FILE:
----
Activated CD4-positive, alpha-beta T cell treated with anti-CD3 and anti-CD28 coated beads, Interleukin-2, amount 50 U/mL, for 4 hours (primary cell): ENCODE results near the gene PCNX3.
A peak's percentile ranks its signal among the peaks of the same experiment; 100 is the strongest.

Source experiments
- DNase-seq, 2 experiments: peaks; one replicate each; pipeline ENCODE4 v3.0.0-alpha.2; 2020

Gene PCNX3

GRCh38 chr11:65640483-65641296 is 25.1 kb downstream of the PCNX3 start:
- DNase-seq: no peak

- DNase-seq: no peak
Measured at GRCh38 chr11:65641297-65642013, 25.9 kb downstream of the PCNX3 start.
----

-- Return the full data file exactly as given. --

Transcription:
Activated CD4-positive, alpha-beta T cell treated with anti-CD3 and anti-CD28 coated beads, Interleukin-2, amount 50 U/mL, for 4 hours (primary cell): ENCODE results near the gene PCNX3.
A peak's percentile ranks its signal among the peaks of the same experiment; 100 is the strongest.

Source experiments
- DNase-seq, 2 experiments: peaks; one replicate each; pipeline ENCODE4 v3.0.0-alpha.2; 2020

Gene PCNX3

GRCh38 chr11:65640483-65641296 is 25.1 kb downstream of the PCNX3 start:
- DNase-seq: no peak

- DNase-seq: no peak
Measured at GRCh38 chr11:65641297-65642013, 25.9 kb downstream of the PCNX3 start.